Import-weighted exchange rate index (I-44)

Sources: Refinitiv Datastream and Norges Bank

The premium in the Norwegian money market has edged higher but has been somewhat lower than projected in the June Report. Residential mortgage rates are little changed. Forward money market rates have risen a little, indicating expectations of a gradual policy rate rise ahead.

Activity in the Norwegian economy is now higher than its pre-pandemic level

After falling sharply in 2020, overall activity in Norway has picked up again. The easing of Covid-related restrictions has led to a brisk upswing in the Norwegian economy. In July, mainland GDP was a little higher than prior to the pandemic and broadly as projected in the June Report. The recovery was particularly strong in private services, which have been hit hardest by Covid-related restrictions.

GDP for mainland Norway. Seasonally adjusted. Index. February 2020 = 100

Source: Statistics Norway

Infection rates in Norway have risen after summer, especially among the young. Hospitalisations have also risen, but considerably less than earlier in the pandemic. A large proportion of the adult population is now vaccinated, and vaccination of younger age groups is underway. A high vaccination rate has reduced the need for Covid-related restrictions, and the economic impact of higher infection rates is therefore expected to be less pronounced than previously. At the same time, there is still uncertainty regarding the evolution of the pandemic and the effectiveness of existing vaccines. New virus variants may cause new infection waves even in countries with a high vaccination rate, and it cannot be ruled out that a retightening of restrictions may be necessary. 

Higher infection rates are likely weighing somewhat on the economic upturn, but there are still prospects that activity will continue to rise through autumn. The upswing is expected to be strongest in the service sector segments that have been hit hardest by the pandemic. In August, Norges Bank’s Regional Network contacts reported higher capacity utilisation and growing labour shortages in most sectors. Nevertheless, contacts expect solid growth over the next six months, especially in services.

Owing to limited spending options, households have accumulated substantial savings during the pandemic, providing room for strong private consumption growth ahead. Household purchases of goods and services rebounded through summer and have been higher than expected. In August, Regional Network contacts reported improved profitability and plans for higher investment in the coming year.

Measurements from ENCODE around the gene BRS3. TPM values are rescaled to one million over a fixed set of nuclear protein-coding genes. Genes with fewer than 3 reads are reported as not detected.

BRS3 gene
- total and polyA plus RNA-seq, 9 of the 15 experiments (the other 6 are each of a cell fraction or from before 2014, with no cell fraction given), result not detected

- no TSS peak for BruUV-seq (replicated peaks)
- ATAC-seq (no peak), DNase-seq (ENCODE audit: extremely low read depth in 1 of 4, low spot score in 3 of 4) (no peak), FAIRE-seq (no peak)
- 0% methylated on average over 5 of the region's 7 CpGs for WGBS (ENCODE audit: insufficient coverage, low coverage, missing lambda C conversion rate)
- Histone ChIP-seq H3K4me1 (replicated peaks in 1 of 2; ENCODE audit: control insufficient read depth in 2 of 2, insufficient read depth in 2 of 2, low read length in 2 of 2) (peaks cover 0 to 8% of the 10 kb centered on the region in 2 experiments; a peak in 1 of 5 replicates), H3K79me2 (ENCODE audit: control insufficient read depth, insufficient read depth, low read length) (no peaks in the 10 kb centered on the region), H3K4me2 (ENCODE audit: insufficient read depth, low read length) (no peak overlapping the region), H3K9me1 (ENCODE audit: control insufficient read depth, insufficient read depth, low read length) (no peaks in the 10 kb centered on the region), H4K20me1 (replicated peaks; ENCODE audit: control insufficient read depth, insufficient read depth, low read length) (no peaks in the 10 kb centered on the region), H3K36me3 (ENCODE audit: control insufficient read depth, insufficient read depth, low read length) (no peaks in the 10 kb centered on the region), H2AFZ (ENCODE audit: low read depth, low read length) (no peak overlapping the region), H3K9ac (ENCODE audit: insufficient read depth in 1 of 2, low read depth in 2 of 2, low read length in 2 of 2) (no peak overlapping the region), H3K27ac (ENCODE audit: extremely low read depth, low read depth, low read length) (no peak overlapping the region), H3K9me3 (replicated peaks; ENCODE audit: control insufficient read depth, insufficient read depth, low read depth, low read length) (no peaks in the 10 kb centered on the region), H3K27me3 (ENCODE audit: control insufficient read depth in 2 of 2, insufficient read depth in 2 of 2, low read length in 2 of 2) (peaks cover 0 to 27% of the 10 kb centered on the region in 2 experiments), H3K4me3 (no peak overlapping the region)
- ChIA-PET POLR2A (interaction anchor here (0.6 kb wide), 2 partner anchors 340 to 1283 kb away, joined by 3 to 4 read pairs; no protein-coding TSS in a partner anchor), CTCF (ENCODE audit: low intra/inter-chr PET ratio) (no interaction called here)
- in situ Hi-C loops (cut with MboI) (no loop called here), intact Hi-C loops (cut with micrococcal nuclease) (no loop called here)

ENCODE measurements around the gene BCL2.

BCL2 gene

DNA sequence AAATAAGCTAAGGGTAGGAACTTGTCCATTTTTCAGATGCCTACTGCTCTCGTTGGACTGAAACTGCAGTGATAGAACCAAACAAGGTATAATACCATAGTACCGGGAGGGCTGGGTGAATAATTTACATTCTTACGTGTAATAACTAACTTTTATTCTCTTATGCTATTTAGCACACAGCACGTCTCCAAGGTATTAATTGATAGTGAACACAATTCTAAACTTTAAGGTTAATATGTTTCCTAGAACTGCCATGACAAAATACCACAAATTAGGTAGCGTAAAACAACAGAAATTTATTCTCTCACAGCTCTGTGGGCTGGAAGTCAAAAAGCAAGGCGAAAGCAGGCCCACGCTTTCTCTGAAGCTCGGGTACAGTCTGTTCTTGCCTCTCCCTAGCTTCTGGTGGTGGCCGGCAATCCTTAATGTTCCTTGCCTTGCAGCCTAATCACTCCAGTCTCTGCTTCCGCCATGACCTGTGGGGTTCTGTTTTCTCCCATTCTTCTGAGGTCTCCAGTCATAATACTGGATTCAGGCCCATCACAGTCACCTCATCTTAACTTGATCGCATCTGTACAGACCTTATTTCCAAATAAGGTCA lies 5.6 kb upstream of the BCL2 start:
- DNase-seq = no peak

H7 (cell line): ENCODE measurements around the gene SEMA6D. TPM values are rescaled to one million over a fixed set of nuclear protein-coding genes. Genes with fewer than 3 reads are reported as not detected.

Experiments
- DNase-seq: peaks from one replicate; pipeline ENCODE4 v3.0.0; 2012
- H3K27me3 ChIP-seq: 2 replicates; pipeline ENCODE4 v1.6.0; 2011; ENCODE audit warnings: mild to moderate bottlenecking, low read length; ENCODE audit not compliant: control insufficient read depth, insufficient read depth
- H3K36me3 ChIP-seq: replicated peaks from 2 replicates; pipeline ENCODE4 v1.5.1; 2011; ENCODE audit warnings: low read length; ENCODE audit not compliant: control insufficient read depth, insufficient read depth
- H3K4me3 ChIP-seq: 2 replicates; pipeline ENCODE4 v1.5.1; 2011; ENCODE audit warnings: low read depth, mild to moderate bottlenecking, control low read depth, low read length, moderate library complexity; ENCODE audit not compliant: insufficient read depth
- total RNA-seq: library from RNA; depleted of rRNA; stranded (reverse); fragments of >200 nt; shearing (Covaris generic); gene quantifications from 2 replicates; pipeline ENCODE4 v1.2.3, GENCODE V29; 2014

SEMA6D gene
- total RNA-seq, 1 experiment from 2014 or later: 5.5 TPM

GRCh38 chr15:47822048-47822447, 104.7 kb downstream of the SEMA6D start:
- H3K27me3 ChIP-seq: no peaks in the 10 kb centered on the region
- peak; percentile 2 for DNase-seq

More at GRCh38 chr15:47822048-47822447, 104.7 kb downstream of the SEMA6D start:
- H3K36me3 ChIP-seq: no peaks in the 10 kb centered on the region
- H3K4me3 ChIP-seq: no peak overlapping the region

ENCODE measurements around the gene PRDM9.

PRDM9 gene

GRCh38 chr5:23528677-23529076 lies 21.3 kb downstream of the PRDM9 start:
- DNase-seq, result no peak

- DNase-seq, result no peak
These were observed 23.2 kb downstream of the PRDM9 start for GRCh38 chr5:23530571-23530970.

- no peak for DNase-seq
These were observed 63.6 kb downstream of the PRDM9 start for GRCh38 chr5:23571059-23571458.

The reopening of society has enabled more persons to return to work. Seasonally adjusted registered unemployment has fallen more than expected and was 2.7% in August. At the same time, a large share of unemployed have been out of work for over half a year. Long-term unemployment increases the risk of a permanent drop-out from the labour market.

Registered fully unemployed as a share of the labour force. Seasonally adjusted. Percent

Source: Norwegian Labour and Welfare Administration (NAV)

Through the pandemic, extensive fiscal measures have been implemented to dampen the economic impact of the pandemic and the stringent measures to contain it. With the reopening of society and a normalising economy, the Government has signalled that most support measures will be phased out in the course of autumn.

Housing market activity remains high, but house price inflation has moderated. Through summer, the rise in house prices has been somewhat lower than projected. Household credit growth has been broadly in line with expectations.

Increased wage expectations

Underlying inflation, as measured by the consumer price index (CPI) adjusted for tax changes and excluding energy products (CPI-ATE), picked up through spring and summer 2020 but has since declined. In August, the 12-month change was 1.0%, as projected in the June Report. The rise in prices for both domestically produced goods and services and imported consumer goods has slowed since May. 

A rise in energy prices led to a substantial increase in 12-month CPI inflation towards the end of 2020 and into 2021. After inflation moderated through spring, a resurgence in energy prices has led to a renewed rise in 12-month CPI inflation, which was 3.4% in August. Electricity and fuel futures prices indicate that CPI inflation will remain elevated to the end of 2021, declining thereafter. Longer-term inflation expectations appear to remain anchored close to the 2% target.

Average annual wages rose by 3.1% in 2020. A considerable decline in the number of employed in low-wage sectors contributed to lifting the average wage level. As a rising number of unemployed return to work, this compositional effect will likely pull down wage growth. Current wage statistics and signals from expectations surveys suggest that wage growth in 2021 will be higher than projected in the June Report, and annual wage growth for 2021 is now projected at 3.0%.